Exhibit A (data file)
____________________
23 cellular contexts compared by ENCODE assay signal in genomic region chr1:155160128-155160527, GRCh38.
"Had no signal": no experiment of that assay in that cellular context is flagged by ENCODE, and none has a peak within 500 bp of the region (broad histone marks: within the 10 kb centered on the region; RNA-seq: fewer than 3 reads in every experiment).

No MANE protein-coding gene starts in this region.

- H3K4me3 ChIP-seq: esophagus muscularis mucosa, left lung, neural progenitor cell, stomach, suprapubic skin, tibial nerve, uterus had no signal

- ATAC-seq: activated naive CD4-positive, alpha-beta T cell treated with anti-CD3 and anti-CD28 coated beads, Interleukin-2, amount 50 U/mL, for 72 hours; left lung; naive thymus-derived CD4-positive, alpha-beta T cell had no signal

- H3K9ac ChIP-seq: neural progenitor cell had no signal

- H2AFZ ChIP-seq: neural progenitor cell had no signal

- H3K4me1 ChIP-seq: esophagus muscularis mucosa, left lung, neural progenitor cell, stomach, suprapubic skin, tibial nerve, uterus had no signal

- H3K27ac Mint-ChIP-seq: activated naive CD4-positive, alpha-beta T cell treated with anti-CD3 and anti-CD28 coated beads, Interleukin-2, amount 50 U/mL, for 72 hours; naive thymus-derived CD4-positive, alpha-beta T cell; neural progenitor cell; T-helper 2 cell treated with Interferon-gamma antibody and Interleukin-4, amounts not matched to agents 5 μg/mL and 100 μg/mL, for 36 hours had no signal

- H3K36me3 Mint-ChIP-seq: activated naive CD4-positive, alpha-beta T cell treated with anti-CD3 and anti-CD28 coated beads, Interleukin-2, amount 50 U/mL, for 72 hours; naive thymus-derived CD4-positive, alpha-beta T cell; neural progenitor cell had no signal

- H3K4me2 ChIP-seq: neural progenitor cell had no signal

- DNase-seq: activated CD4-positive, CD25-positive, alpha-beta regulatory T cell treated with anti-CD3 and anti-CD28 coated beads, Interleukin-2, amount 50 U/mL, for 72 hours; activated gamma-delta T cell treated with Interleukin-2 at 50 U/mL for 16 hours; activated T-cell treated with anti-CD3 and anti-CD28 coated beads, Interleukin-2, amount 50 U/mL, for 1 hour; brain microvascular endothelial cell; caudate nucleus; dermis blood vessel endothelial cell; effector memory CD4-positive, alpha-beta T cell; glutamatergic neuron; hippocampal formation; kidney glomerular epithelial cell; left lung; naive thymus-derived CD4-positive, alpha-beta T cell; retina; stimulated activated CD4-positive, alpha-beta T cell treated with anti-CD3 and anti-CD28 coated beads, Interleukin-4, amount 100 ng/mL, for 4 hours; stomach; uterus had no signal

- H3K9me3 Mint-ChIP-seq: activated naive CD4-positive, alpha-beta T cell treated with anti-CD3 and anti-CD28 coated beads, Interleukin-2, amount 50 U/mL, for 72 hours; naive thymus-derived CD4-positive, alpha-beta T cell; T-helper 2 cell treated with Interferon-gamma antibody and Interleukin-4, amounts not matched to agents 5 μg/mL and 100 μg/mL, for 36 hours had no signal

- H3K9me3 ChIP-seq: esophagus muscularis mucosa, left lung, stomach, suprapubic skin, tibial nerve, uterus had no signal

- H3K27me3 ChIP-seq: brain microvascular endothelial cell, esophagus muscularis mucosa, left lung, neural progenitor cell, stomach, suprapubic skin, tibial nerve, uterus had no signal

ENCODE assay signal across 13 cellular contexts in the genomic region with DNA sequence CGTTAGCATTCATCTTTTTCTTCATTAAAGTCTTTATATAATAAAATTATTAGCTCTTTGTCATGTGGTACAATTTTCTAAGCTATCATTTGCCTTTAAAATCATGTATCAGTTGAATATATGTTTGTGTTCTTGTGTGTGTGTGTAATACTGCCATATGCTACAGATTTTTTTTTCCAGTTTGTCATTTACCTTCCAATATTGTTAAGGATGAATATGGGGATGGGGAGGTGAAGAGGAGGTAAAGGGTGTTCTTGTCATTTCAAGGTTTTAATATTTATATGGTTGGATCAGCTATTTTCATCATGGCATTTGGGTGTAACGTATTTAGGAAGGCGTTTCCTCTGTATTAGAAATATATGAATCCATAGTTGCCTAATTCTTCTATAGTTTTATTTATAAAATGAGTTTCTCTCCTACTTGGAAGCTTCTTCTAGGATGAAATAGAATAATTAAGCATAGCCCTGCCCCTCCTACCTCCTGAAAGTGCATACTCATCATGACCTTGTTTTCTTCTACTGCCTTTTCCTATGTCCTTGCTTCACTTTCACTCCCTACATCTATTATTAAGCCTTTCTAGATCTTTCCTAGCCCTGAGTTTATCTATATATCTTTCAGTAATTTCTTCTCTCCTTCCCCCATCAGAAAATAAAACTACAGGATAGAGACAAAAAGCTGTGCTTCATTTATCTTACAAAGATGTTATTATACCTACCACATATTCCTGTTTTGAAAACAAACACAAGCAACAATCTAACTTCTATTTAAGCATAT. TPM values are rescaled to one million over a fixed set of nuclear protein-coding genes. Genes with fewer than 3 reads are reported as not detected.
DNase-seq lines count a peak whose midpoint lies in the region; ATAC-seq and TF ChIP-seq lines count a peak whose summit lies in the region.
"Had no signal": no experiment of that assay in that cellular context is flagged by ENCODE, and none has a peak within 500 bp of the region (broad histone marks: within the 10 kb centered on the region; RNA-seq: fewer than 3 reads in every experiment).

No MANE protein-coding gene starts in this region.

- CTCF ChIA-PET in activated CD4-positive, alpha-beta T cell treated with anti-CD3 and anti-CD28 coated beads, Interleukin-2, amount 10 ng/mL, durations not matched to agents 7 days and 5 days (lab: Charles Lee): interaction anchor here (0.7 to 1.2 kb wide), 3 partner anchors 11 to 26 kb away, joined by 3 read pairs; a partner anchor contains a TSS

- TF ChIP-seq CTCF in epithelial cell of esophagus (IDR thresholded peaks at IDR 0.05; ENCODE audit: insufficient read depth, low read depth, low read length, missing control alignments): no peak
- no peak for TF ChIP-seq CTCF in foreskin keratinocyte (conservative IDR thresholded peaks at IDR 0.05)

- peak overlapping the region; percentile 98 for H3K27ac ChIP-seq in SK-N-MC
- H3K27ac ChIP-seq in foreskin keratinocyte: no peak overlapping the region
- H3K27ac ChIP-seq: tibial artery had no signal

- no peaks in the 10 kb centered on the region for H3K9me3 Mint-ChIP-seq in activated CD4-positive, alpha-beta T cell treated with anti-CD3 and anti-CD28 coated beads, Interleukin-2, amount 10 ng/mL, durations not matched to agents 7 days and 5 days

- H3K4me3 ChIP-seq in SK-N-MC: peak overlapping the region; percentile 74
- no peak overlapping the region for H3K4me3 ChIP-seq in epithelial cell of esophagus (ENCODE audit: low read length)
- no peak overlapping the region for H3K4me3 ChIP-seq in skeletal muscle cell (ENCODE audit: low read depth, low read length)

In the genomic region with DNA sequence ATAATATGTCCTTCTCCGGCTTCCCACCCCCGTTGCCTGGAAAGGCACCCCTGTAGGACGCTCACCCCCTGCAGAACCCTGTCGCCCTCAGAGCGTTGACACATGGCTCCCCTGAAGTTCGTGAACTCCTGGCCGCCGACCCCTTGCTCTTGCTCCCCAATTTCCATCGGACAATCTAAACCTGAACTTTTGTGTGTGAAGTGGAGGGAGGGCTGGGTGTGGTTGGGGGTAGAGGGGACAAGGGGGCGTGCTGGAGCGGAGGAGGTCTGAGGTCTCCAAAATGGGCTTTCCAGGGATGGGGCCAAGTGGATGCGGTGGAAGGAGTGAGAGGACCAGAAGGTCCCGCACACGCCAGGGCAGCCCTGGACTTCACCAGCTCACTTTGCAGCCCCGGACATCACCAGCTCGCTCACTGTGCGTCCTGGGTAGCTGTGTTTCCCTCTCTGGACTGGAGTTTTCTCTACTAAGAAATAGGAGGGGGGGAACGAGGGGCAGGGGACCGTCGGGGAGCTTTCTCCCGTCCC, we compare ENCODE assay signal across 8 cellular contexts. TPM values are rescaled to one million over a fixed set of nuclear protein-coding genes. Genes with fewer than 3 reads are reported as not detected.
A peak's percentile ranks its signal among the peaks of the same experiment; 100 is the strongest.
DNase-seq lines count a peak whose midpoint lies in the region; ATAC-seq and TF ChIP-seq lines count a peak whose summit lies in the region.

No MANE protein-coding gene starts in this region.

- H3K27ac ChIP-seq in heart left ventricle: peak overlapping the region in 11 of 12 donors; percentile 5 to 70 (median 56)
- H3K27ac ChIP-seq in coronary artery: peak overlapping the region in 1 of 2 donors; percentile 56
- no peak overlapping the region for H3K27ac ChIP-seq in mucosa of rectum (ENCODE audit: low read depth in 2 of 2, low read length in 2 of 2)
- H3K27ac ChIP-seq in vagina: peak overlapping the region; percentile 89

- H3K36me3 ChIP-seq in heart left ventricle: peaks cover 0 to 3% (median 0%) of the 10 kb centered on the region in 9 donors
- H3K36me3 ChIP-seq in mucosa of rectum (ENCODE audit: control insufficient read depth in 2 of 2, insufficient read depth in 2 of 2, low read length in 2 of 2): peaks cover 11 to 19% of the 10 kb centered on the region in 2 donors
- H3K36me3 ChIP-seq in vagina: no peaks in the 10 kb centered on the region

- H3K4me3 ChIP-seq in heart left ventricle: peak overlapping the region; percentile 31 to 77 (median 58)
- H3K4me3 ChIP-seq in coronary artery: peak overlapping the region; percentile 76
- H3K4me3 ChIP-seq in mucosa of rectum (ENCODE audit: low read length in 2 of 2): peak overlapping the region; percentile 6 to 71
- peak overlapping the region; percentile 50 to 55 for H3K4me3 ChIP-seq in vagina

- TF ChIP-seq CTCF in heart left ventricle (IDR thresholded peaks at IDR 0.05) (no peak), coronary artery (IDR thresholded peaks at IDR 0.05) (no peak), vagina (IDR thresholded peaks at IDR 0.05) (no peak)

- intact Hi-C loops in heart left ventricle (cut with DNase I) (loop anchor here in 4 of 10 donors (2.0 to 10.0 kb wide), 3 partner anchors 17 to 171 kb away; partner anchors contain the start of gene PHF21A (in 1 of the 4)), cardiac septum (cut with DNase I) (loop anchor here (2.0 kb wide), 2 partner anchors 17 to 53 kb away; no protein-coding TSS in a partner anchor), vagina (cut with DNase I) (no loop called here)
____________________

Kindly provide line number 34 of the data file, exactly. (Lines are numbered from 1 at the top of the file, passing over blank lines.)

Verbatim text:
- H3K27ac ChIP-seq in heart left ventricle: peak overlapping the region in 11 of 12 donors; percentile 5 to 70 (median 56)